Chairwoman Lowey Statement at Full Committee Markup of FY 2021 Labor-HHS-Education Funding Bill
WASHINGTON — Congresswoman Nita M. Lowey (D-NY), Chair of the House Appropriations Committee, delivered the following remarks at the Committee's markup of the fiscal year 2021 Labor, Health and Human Services, Education, and Related Agencies bill:
I’d like to thank Chair DeLauro, Ranking Member Cole, and the subcommittee staff for their hard work sculpting the product before us.
Rosa and I, as well as Joe Serrano, joined this subcommittee in 1993. As Rosa has mentioned, it was in hearings, when we would have two a day, several times a week, with me sitting between Nancy Pelosi and Rosa, that we became so close – so close, in fact, that for some time, we were known collectively as DeLosi.
The Labor-HHS bill does more to improve the quality of life of Americans than any of the thousands of bills that are introduced every Congress would. In my 28 years on the subcommittee, some of the most impressive legislators have led it – Dave Obey, John Porter, Ralph Regula, Tom Cole, and of course, Rosa DeLauro.
And we accomplished a lot. From saving funding for public broadcasting - with a little help from Bert and Ernie in Committee, to mandating gender equity in medical research by ensuring that NIH used both male and female patients in clinical trials, and even male and female lab rats for preclinical trials, to finally, after a twenty year break, restoring federal research into gun violence prevention, many of my proudest memories in Congress are of the work on this subcommittee.
When we work together, we can solve problems and improve the lives of each American. Today’s bill follows that tradition, touching on so many critical facets of life.
The FY 2021 Labor-HHS bill rejects President Trump’s proposed budget cuts and instead increases investments in important priorities that support working families, improve health security, and build a stronger future for all Americans. Critically, the bill would strengthen our response to coronavirus and the accompanying economic crisis through robust funding for state and local public health departments and public laboratories, and for the accelerated development and production of vaccines and therapeutics. With this bill, we empower families and communities by making investments to keep up with America’s health care, education, and workforce needs, so every person has a better chance at a better life.
One of those critical areas for our recovery and the health and financial security of working families is access to child care. Quality child care makes all the difference. It means children step into kindergarten ready to learn, working families have better job security knowing their children are healthy and safe, and communities thrive because quality child care promotes strong economic development. What’s good for our babies is good for our budget. This bill continues our longstanding efforts to support access to affordable, quality child care by providing significant investments in Head Start, Preschool Development Grants, and the Child Care and Development Block Grant.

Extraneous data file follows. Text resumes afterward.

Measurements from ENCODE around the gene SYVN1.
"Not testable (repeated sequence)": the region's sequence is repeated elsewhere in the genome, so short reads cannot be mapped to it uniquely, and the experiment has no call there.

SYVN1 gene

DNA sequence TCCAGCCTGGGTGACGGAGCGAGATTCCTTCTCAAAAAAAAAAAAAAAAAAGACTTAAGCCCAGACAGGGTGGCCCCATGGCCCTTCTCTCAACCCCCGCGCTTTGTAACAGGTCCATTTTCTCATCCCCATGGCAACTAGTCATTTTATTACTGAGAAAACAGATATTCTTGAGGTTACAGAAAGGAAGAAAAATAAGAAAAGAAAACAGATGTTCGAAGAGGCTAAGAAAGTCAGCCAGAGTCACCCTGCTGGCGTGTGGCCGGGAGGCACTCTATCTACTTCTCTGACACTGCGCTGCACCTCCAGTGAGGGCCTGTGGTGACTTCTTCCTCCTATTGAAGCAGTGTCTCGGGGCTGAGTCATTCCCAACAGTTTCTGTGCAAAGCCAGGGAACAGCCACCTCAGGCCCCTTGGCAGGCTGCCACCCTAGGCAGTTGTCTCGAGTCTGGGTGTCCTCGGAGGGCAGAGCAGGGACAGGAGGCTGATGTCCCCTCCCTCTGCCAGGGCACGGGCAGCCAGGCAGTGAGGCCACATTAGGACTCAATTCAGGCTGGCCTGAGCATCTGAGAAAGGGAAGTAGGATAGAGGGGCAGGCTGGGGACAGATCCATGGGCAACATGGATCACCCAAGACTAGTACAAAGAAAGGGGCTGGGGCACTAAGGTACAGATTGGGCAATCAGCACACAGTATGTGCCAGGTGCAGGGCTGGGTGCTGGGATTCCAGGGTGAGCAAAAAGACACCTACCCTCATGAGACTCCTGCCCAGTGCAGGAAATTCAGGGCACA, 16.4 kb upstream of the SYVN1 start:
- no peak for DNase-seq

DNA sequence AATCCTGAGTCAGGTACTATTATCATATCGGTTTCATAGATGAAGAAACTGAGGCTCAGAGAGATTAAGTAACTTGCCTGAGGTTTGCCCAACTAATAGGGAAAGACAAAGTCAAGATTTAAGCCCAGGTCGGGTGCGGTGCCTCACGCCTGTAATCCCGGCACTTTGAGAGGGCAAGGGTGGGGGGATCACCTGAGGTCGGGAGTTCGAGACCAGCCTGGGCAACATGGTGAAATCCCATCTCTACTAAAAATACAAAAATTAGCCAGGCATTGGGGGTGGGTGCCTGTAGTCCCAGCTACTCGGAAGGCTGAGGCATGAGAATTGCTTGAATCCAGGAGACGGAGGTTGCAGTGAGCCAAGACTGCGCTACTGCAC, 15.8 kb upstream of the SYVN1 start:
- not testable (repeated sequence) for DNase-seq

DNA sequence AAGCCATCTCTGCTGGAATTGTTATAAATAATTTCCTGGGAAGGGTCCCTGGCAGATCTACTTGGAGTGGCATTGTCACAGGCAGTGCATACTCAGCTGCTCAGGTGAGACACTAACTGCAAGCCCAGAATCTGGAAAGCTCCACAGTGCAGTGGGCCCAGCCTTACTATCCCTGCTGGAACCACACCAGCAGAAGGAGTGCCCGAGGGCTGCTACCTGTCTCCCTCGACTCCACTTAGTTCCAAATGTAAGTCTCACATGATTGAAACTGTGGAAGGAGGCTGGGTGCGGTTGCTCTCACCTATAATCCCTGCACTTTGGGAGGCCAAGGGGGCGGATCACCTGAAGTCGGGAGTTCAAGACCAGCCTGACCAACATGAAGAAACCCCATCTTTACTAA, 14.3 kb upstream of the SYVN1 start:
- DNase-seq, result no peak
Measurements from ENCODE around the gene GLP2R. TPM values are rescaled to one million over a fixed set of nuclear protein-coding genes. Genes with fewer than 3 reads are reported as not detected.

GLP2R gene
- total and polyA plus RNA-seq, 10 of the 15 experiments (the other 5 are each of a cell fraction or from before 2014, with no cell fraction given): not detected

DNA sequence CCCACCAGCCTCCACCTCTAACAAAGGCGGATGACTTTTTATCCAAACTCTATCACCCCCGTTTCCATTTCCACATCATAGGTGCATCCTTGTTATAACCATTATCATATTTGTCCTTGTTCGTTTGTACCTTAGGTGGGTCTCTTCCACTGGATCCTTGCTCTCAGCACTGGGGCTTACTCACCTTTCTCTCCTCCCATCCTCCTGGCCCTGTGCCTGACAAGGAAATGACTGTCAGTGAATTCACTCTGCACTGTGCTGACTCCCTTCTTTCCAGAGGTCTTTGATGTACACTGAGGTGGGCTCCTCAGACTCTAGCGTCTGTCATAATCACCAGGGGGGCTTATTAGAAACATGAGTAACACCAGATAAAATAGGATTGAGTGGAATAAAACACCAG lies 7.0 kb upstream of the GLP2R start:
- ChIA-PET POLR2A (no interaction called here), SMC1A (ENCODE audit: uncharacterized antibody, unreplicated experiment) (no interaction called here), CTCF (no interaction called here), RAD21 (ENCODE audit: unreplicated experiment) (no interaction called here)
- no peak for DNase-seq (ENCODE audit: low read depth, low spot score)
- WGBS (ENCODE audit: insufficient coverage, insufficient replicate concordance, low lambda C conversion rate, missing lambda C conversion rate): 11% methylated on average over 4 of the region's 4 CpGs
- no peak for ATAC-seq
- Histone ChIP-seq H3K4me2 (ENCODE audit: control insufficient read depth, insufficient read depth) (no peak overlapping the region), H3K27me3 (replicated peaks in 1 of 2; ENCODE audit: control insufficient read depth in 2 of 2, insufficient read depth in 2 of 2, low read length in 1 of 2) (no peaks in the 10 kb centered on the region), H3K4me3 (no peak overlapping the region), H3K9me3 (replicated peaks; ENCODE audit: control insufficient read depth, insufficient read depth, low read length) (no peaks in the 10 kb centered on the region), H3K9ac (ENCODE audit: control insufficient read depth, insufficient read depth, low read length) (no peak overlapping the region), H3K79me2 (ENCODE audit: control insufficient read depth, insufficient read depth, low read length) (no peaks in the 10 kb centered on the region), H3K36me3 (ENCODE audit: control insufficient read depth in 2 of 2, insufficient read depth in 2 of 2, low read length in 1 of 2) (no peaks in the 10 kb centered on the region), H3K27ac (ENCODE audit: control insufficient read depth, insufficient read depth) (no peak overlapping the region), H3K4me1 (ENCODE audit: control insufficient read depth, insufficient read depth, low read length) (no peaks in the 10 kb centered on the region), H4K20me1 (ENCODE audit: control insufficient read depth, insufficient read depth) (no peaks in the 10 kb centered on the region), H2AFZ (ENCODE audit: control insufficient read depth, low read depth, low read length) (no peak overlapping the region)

Before COVID-19, afterschool programs provided a safe and reliable place for students to continue learning outside of regular school hours. In the face of a pandemic, afterschool programs have risen to the moment, bringing meals to families, remaining open for children of essential workers, and transitioning to virtual programming. I am proud to have established the first-ever federal funding source for afterschool programs years ago and to expand that commitment again today with an increase of $13 million.
In addition, this bill would provide:
- an increase of $500 million for NIH, as well as $5 billion in emergency spending for research, including for projects that were interrupted by the COVID-19 pandemic;
- an increase of $232 million to support the public health professionals and important work of the CDC, including an increase of $10 million for the Office on Smoking and Health to combat the e-cigarette epidemic;
- $9 billion in emergency spending to support CDC’s public health and emergency response activities;
- $50 million for CDC and NIH to fund lifesaving research on gun violence prevention;
- increases for public broadcasting; and
- vital funding for education including Title I and IDEA as well as an increase in the maximum Pell award so more students can have access to an affordable higher education.
The bill would also reverse the domestic gag rule, ensure that Title X grantees are selected on the merits –not political ideology – and prevent providers from discriminating against patients. It is a shame, my friends, that support for family planning and teen pregnancy prevention has become a partisan issue over the years. It wasn’t that long ago that Republicans would join in support of these important causes.
In closing, I thank my good friends, Chair DeLauro and Ranking Member Cole, and the excellent subcommittee staff led by Stephen Steigleder and Robin Juliano, as well as Dana Acton and Fae Rabin of my personal office for their hard work and contributions. I urge support of the bill.